NY Death Caused By
African Bird Virus Never
Seen Here Before
ATLANTA (Reuters) - At least one of three deaths in New York City originally blamed on St. Louis encephalitis was confirmed as being caused by a bird virus previously unseen in the Western Hemisphere, federal health officials said on Sunday. Researchers are reviewing three deaths and 15 illnesses that occurred in New York during the past month after the discovery in dead birds last week of a virus usually seen only in Africa and Asia.
"DNA sequencing on brain tissue from one of the case patients of this outbreak determined that it was West Nile virus in the sample," Barbara Reynolds, a spokeswoman for the Centres for Disease Control and Prevention (CDC), said on Sunday.
The CDC said the virus, called the West Nile-like virus, is closely related to St. Louis encephalitis. The two viruses are difficult to tell apart with commonly used tests.
"CDC is continuing to look and retest some of our serology samples from patients in this outbreak to determine whether in fact they also have been infected with West Nile-like virus," she said.
Reynolds said researchers were working to identify the exact virus strain to determine if it had been reported elsewhere.
"We're going to be doing further testing to determine what subtype this is of West Nile and see if it's one that we recognise from other places in the world or if this is a new variant," she said.
New York City health officials began mosquito control measures, including the spraying of insecticide, in an effort to control the mosquitoes that spread encephalitis.
Duane Gubler, director of the CDC's Division of Vector-Borne Infectious Diseases, said there was "considerable potential" for the West Nile-like virus, never before reported in the Western Hemisphere, to spread to Central and South America as birds migrate.
The West Nile-like virus and the St. Louis encephalitis virus are both transmitted through the bite of a mosquito that has become infected by feeding on an infected bird. Neither virus is transmitted directly from person to person or from birds to people.
West Nile-like Virus in the United States
CDC, in collaboration with the New York City and New York State departments of health, has isolated and identified a West Nile-like virus from birds that died in New York City and were submitted for testing by the Bronx Zoo.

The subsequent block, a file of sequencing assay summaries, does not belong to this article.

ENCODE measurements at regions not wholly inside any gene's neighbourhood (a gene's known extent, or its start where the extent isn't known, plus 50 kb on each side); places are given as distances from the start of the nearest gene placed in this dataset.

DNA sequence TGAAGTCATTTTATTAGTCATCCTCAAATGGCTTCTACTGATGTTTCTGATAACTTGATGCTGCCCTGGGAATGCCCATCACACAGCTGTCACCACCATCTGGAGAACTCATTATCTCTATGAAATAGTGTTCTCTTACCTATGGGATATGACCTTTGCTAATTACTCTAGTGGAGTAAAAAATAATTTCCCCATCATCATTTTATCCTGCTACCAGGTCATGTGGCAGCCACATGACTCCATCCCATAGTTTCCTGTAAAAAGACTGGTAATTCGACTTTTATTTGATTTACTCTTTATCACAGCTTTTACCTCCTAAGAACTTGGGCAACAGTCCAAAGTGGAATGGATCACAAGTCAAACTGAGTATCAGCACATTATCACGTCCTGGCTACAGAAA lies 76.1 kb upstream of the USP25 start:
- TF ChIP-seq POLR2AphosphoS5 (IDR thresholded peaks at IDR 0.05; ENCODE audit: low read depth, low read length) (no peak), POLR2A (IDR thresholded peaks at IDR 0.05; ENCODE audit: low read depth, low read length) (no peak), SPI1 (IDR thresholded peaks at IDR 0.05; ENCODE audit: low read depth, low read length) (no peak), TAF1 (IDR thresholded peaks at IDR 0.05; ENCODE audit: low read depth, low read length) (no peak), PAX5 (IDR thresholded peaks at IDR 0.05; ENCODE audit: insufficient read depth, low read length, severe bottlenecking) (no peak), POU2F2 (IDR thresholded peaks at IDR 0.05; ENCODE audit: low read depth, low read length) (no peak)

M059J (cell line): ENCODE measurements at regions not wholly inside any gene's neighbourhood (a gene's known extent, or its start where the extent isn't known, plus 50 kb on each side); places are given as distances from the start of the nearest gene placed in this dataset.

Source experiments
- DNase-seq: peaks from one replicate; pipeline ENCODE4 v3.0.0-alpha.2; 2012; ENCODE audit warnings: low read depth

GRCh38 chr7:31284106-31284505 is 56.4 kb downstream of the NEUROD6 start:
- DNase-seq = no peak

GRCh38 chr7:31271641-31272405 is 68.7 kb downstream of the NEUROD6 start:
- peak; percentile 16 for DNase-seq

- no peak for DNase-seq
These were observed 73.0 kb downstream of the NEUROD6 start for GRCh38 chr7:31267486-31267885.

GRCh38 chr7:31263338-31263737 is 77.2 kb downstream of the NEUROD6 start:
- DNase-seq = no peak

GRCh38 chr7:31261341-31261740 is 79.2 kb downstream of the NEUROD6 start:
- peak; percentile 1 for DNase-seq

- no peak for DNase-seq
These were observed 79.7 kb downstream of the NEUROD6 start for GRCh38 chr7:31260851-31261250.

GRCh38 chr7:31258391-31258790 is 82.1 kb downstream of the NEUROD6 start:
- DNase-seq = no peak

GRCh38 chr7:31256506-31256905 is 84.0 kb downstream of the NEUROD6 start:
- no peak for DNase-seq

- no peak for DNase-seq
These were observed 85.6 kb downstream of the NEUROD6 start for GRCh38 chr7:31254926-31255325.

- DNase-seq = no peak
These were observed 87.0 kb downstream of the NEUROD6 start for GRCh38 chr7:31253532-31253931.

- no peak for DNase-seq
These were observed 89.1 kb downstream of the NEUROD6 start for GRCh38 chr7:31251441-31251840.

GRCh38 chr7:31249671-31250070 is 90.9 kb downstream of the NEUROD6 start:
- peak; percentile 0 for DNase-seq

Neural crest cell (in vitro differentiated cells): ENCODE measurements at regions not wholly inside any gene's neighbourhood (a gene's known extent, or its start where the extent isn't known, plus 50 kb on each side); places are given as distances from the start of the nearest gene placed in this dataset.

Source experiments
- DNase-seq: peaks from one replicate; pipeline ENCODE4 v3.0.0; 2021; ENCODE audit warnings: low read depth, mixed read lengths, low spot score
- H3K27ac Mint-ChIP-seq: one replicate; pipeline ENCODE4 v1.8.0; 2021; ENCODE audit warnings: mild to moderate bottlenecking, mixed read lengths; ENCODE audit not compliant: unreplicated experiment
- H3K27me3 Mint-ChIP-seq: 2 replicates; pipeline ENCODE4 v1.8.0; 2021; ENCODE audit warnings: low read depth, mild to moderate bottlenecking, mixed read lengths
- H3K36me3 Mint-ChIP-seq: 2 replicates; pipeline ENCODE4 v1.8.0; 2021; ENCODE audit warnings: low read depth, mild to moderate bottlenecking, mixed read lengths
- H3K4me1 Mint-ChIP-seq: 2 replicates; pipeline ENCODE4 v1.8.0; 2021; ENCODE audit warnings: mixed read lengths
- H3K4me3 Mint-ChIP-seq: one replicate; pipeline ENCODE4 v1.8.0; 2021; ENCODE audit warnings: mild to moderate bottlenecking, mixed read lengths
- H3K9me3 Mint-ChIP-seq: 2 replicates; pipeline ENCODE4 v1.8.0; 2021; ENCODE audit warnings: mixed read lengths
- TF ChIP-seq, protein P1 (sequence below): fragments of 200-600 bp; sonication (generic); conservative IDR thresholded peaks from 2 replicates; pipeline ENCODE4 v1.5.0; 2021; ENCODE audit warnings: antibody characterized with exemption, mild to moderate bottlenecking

West Nile virus is an arbovirus closely related to St. Louis encephalitis virus, but generally causes a milder disease in humans. Both viruses are transmitted through the bite of a mosquito that becomes infected with the virus by feeding on an infected bird. Like St. Louis encephalitis, West Nile virus is not transmitted from person to person or from birds to persons. West Nile virus never before has been recognized in the United States or any other area of the Western Hemisphere.
Since late August, New York City has been experiencing an outbreak of arboviral (mosquito-borne) encephalitis. Previously, diagnostic tests on serum from human cases in this outbreak were reported as consistent with St. Louis encephalitis virus infection. At present, the relationship between this isolation of West Nile-like virus from birds in New York City and the outbreak of encephalitis among persons in New York City remains uncertain and further laboratory testing is underway. The CDC is testing these and additional human specimens for the possibility of West Nile-like virus infection.
CDC and city and state health departments emphasize that current mosquito control efforts by individuals and communities are appropriate because the same mosquito species transmit both viruses. Individuals should continue to do the following to reduce their contact with mosquitoes:
When outdoors, wear clothing that covers the skin such as long sleeve shirts and pants; spray clothing and exposed skin with insect repellant. Curb outside activity at dawn, dusk and during the evening. Communities should continue to do the following:
Raise public awareness about the outbreak, control measures, and personal protection. Continue current efforts of mosquito control. CDC further recommends that communities in the area should consider mosquito spraying if they have not yet done so.